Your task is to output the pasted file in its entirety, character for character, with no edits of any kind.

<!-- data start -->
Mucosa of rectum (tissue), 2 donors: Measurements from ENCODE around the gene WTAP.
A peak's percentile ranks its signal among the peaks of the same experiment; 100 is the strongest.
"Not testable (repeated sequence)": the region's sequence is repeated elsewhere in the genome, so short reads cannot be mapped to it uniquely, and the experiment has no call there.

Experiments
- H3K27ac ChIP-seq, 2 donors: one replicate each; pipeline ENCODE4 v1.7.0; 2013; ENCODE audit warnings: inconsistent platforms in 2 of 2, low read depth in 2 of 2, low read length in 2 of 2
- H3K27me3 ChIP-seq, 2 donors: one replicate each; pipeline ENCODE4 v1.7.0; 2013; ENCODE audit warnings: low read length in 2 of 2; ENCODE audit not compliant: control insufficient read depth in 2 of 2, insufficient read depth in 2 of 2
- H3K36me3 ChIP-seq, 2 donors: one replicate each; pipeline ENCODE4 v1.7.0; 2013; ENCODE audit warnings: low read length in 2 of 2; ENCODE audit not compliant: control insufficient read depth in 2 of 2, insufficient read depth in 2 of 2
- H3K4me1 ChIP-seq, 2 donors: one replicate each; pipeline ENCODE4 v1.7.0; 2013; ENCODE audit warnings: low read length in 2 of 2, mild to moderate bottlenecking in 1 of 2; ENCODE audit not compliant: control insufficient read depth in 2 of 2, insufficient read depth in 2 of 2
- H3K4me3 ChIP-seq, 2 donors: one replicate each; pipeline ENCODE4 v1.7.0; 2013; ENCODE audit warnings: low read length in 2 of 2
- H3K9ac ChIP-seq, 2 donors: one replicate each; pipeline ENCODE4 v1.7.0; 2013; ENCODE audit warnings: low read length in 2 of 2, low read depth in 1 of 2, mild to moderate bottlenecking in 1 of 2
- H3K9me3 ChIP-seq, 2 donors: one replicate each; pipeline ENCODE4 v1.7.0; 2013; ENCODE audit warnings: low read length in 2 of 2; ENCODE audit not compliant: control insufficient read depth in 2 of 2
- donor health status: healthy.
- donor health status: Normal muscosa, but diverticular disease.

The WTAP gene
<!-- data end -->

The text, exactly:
Mucosa of rectum (tissue), 2 donors: Measurements from ENCODE around the gene WTAP.
A peak's percentile ranks its signal among the peaks of the same experiment; 100 is the strongest.
"Not testable (repeated sequence)": the region's sequence is repeated elsewhere in the genome, so short reads cannot be mapped to it uniquely, and the experiment has no call there.

Experiments
- H3K27ac ChIP-seq, 2 donors: one replicate each; pipeline ENCODE4 v1.7.0; 2013; ENCODE audit warnings: inconsistent platforms in 2 of 2, low read depth in 2 of 2, low read length in 2 of 2
- H3K27me3 ChIP-seq, 2 donors: one replicate each; pipeline ENCODE4 v1.7.0; 2013; ENCODE audit warnings: low read length in 2 of 2; ENCODE audit not compliant: control insufficient read depth in 2 of 2, insufficient read depth in 2 of 2
- H3K36me3 ChIP-seq, 2 donors: one replicate each; pipeline ENCODE4 v1.7.0; 2013; ENCODE audit warnings: low read length in 2 of 2; ENCODE audit not compliant: control insufficient read depth in 2 of 2, insufficient read depth in 2 of 2
- H3K4me1 ChIP-seq, 2 donors: one replicate each; pipeline ENCODE4 v1.7.0; 2013; ENCODE audit warnings: low read length in 2 of 2, mild to moderate bottlenecking in 1 of 2; ENCODE audit not compliant: control insufficient read depth in 2 of 2, insufficient read depth in 2 of 2
- H3K4me3 ChIP-seq, 2 donors: one replicate each; pipeline ENCODE4 v1.7.0; 2013; ENCODE audit warnings: low read length in 2 of 2
- H3K9ac ChIP-seq, 2 donors: one replicate each; pipeline ENCODE4 v1.7.0; 2013; ENCODE audit warnings: low read length in 2 of 2, low read depth in 1 of 2, mild to moderate bottlenecking in 1 of 2
- H3K9me3 ChIP-seq, 2 donors: one replicate each; pipeline ENCODE4 v1.7.0; 2013; ENCODE audit warnings: low read length in 2 of 2; ENCODE audit not compliant: control insufficient read depth in 2 of 2
- donor health status: healthy.
- donor health status: Normal muscosa, but diverticular disease.

The WTAP gene